Psst, over here…

Words:
Hugh Pearman

Using the side door to 66 Portland Place is a masterstroke by the organisers of Architects Underground – the main entrance would be all wrong

Culturally tangential potential exists in all buildings, as with Architects Underground at the RIBA.
Culturally tangential potential exists in all buildings, as with Architects Underground at the RIBA. Credit: RIBA

You don’t see the side entrance to the RIBA building – the way into 68 rather than 66 Portland Place – open very often.  It’s not nearly so grand as the huge main formal entrance but not bad either, a competently designed pair of what look like teak panelled doors with bronze details. They have something of the air of an interwar bank building: you half expect to find that long-obsolete facility, a night safe, in the wall alongside. Instead you get a slightly mysterious old entryphone panel with 10 bell-pushes. For what, or whom? Did people once live there? Do they still?  The buttons are clearly unused. But attached to the plate is a modern electronic escutcheon. Those with the requisite open-sesame (I am not one of this elite band) can go in and out there when the great sculptural gates of No 66 are shut. Security guards use it, and contractors.

Fascinating detail, you may or may not say, but why are you telling us this?  It’s because we are now seeing the doors to No 68 flung open once every week, Wednesday evenings, for the experiment in cultural fusion known as the Architects Underground. It is early days for that ambitious programme and having pre­viewed it  I’m not going to review it here except to say this: using the side entrance is a masterstroke.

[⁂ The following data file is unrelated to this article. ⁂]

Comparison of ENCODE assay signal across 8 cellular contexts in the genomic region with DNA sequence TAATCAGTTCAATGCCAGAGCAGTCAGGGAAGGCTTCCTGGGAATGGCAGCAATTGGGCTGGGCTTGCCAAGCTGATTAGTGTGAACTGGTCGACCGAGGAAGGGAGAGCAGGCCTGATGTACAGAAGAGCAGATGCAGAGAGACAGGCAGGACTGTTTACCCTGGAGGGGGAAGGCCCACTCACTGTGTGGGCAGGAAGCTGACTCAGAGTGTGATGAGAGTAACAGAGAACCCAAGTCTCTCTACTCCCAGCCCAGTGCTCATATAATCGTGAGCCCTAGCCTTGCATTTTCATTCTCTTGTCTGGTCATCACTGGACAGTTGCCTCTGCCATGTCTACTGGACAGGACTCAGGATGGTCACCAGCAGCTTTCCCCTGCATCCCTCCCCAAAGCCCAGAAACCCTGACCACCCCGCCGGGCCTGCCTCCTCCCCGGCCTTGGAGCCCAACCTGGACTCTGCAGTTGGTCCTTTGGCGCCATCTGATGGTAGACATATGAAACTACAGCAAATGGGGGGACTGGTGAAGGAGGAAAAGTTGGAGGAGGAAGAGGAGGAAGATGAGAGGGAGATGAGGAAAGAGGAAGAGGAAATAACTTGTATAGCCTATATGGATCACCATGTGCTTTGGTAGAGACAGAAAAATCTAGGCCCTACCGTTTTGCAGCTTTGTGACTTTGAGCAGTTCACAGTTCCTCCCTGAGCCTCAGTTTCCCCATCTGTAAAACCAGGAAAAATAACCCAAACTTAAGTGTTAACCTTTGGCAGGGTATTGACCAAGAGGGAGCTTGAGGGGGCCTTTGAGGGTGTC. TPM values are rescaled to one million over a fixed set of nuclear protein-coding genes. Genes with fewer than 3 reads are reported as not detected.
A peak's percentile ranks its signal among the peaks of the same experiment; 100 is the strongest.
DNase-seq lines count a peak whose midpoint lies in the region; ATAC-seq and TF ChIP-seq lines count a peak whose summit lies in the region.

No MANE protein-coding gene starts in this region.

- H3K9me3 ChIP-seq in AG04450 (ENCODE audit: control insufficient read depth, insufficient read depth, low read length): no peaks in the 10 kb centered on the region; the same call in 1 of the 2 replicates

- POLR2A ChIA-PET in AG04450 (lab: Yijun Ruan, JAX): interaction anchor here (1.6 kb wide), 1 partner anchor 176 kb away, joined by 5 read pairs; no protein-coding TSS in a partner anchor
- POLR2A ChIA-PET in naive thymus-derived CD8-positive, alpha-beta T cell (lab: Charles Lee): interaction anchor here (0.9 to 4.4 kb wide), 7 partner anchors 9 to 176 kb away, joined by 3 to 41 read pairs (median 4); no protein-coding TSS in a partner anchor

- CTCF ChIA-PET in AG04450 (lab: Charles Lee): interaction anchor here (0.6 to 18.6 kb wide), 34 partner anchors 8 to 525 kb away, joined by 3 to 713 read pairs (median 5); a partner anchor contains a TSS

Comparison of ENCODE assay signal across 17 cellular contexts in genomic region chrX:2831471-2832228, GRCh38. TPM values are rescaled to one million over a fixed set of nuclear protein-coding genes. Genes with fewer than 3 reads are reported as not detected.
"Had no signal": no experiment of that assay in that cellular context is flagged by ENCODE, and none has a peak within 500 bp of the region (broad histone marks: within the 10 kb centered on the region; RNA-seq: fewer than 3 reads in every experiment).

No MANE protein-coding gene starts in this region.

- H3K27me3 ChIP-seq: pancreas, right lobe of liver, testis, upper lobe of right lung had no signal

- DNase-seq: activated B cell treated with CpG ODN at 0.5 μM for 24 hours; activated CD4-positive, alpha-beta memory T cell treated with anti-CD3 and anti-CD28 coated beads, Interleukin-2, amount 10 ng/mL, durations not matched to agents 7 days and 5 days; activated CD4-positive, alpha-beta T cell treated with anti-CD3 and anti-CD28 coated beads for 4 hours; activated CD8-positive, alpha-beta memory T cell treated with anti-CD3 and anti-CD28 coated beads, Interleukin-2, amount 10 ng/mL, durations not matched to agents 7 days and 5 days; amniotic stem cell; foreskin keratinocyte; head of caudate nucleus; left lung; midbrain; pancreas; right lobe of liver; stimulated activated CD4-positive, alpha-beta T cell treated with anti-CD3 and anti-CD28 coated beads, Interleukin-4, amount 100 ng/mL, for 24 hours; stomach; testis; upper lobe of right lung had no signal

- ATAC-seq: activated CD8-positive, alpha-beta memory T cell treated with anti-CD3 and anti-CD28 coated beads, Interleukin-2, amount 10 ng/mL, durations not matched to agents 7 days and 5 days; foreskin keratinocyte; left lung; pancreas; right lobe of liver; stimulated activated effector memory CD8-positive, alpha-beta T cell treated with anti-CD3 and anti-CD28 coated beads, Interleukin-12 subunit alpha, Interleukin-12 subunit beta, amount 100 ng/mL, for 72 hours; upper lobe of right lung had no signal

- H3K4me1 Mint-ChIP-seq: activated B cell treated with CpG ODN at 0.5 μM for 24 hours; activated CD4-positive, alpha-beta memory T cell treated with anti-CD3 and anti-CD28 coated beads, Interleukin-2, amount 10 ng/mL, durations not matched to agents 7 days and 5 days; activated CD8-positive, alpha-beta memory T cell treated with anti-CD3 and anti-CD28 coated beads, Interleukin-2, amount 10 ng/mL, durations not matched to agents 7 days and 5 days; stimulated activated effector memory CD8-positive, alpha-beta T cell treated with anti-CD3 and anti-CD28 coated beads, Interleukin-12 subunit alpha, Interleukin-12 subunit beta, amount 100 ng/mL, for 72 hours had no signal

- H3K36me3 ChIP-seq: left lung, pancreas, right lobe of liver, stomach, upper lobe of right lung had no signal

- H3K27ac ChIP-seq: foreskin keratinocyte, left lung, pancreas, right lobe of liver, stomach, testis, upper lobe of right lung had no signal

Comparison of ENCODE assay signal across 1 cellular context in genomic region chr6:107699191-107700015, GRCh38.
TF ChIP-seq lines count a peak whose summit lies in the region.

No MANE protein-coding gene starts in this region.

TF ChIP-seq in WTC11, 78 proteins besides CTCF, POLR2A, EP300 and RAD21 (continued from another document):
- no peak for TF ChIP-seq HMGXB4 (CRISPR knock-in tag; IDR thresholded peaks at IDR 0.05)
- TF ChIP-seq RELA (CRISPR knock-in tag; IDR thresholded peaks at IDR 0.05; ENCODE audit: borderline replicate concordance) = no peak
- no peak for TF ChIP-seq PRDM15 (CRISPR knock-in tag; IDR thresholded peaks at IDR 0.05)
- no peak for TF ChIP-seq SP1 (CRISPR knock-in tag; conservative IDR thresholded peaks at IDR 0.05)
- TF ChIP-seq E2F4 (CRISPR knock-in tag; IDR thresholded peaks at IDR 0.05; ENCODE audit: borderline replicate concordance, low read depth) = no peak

With their music industry background the people behind the Underground know the value of the slightly transgressive. Since their whole schtick is non-institutional, to enter via the main doors would be all wrong. Queuing to get into a little lobby with a pink neon logo on the rear wall is much better. And it leads directly into the RIBA’s new bar which up to now has been somewhat underused. The visual message, reinforced by the music, lighting and furniture, is clear: this is a club. It carries on downstairs. By no means Studio 54 in Manhattan, but there’s the sense of a speakeasy, or one of those secret afternoon dens for the louche habitués of post-war Soho. The whole point is for the experience to feel a bit furtive, as director Stephen Daldry once said of London theatre.

Over the years I’ve taken part in a number of the ‘immersive’ productions of theatre company RIFT, which always chooses to occupy non-theatre spaces, sometimes widely spaced and unexpected: for its production of Kafka’s The Trial a few years back, at one point you found yourself in a distinctly threatening situation in a lock-up garage on a Hackney council estate.  Most recently they did a Midsummer Night’s Dream at London’s Alexandra Palace. Not in the recently restored Victorian theatre there, oh no: in the dank, echoing basements.  I think the great director Peter Brook would have approved. 

Hurrah, then, for the side door and the overlooked space and the culturally tangential. All buildings carry this potential within them. As building users, you just have to see the potential.